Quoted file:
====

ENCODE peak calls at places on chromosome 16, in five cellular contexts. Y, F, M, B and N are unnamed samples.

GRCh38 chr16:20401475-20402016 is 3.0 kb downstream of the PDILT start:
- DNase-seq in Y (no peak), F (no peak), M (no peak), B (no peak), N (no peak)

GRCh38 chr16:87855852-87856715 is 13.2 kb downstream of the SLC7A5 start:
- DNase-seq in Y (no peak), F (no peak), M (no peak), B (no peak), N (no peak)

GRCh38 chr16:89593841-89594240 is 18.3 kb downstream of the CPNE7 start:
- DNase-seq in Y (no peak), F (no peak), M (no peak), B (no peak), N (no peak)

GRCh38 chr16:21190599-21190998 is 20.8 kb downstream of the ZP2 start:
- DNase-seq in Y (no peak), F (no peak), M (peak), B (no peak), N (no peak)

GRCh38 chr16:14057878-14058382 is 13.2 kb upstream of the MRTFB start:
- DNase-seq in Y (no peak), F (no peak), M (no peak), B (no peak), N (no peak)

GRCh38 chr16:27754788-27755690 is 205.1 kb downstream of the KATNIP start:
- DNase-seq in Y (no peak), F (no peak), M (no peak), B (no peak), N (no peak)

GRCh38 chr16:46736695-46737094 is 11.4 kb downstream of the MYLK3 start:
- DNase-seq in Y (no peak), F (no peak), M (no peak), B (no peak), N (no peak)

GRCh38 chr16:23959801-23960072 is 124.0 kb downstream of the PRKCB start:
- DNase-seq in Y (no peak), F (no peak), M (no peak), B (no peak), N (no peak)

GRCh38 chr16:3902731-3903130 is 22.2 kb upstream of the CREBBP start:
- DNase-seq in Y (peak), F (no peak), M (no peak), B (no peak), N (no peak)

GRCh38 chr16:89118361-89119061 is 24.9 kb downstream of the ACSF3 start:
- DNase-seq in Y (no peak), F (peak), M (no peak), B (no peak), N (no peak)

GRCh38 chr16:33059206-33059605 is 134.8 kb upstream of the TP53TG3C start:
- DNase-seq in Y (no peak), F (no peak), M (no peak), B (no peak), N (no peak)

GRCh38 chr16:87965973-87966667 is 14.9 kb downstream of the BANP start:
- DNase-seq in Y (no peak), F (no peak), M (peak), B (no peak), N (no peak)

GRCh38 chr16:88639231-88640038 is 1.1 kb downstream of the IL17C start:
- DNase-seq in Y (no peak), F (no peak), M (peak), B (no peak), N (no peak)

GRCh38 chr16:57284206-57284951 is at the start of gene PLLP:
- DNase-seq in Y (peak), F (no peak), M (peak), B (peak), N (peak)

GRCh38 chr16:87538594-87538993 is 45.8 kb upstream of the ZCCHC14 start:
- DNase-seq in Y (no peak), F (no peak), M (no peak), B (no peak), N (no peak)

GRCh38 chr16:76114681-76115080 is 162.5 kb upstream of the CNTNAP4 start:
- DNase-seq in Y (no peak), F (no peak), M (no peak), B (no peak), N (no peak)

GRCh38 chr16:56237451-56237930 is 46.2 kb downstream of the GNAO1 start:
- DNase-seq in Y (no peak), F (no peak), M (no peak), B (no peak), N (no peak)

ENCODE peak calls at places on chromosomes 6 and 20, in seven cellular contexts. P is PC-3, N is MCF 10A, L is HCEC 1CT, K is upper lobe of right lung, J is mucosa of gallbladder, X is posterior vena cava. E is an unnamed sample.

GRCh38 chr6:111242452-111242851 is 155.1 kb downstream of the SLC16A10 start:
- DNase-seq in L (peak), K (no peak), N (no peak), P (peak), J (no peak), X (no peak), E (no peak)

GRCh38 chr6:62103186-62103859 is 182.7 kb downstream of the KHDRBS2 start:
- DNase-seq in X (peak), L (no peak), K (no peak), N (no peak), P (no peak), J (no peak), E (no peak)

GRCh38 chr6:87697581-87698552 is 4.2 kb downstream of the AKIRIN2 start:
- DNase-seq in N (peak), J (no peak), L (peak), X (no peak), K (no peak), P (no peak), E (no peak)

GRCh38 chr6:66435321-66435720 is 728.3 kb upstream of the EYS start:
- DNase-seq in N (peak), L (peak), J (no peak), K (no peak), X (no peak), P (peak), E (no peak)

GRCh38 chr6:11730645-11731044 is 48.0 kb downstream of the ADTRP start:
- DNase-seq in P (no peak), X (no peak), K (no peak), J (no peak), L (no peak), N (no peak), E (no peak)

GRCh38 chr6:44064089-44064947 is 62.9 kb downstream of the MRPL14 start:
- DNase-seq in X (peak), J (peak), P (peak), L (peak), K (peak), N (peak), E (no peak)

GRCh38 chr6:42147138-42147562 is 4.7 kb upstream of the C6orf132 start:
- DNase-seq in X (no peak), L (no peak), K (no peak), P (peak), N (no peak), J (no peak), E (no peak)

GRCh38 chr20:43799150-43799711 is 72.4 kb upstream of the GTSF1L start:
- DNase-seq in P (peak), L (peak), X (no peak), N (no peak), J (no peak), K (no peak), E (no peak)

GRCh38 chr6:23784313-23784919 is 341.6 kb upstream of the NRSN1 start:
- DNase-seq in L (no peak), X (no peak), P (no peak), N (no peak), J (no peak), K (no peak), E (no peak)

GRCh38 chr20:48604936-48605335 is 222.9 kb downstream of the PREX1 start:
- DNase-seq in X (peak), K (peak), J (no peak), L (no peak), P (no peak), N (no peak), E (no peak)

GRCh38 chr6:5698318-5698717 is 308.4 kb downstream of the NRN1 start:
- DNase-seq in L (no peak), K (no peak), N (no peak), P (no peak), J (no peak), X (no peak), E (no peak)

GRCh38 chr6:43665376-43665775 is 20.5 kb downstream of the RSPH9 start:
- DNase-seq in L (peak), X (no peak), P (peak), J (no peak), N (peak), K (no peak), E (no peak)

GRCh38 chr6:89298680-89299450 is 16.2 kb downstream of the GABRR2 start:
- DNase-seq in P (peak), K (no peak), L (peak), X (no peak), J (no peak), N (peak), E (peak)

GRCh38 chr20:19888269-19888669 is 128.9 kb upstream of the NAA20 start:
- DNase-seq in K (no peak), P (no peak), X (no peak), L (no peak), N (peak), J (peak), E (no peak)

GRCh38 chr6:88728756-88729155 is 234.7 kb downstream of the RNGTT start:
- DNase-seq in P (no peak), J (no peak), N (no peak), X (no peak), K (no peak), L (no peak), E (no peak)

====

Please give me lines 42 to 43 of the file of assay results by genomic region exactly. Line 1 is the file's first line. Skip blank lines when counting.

- DNase-seq in N (peak), J (no peak), L (peak), X (no peak), K (no peak), P (no peak), E (no peak)

GRCh38 chr6:66435321-66435720 is 728.3 kb upstream of the EYS start: